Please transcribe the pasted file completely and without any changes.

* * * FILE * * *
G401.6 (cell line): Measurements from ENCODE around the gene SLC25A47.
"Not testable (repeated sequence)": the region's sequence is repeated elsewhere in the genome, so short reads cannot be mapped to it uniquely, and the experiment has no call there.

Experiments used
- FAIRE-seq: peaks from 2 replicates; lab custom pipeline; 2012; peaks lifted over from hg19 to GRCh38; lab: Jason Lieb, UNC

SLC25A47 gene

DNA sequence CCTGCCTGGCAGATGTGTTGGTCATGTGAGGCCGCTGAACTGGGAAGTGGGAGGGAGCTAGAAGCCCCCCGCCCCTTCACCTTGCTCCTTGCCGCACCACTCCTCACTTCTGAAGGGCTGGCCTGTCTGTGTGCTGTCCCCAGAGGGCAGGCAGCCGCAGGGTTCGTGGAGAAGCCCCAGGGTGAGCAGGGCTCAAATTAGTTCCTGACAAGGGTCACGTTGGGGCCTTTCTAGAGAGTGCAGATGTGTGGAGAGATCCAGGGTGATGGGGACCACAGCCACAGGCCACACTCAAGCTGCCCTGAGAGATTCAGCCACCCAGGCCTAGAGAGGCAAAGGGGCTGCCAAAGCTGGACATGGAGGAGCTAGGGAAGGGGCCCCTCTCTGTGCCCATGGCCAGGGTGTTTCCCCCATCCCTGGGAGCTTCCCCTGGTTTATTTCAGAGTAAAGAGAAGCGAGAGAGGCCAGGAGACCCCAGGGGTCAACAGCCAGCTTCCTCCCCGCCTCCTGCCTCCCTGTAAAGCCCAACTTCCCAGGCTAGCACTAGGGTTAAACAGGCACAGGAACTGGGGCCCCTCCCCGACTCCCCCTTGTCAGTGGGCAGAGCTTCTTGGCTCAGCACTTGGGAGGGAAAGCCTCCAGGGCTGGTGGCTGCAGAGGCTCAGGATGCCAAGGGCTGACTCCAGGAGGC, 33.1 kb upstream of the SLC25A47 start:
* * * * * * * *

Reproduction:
G401.6 (cell line): Measurements from ENCODE around the gene SLC25A47.
"Not testable (repeated sequence)": the region's sequence is repeated elsewhere in the genome, so short reads cannot be mapped to it uniquely, and the experiment has no call there.

Experiments used
- FAIRE-seq: peaks from 2 replicates; lab custom pipeline; 2012; peaks lifted over from hg19 to GRCh38; lab: Jason Lieb, UNC

SLC25A47 gene

DNA sequence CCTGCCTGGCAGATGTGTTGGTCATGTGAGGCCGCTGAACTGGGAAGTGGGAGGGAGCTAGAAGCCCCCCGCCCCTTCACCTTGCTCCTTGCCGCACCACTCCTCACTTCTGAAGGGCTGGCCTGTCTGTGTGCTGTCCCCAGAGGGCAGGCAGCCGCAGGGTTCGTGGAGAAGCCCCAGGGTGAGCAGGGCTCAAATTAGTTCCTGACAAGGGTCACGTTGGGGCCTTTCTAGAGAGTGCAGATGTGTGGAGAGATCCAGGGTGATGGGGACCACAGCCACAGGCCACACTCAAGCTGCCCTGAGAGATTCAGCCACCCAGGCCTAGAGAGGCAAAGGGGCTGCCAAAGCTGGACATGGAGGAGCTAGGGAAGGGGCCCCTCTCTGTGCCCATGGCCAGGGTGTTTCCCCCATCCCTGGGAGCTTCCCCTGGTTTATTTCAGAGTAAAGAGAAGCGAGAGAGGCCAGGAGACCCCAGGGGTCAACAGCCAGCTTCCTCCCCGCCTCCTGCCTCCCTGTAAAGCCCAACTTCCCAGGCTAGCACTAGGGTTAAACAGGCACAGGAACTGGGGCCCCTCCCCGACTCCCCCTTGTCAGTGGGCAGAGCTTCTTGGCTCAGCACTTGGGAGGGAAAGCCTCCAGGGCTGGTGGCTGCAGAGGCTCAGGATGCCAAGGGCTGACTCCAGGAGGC, 33.1 kb upstream of the SLC25A47 start: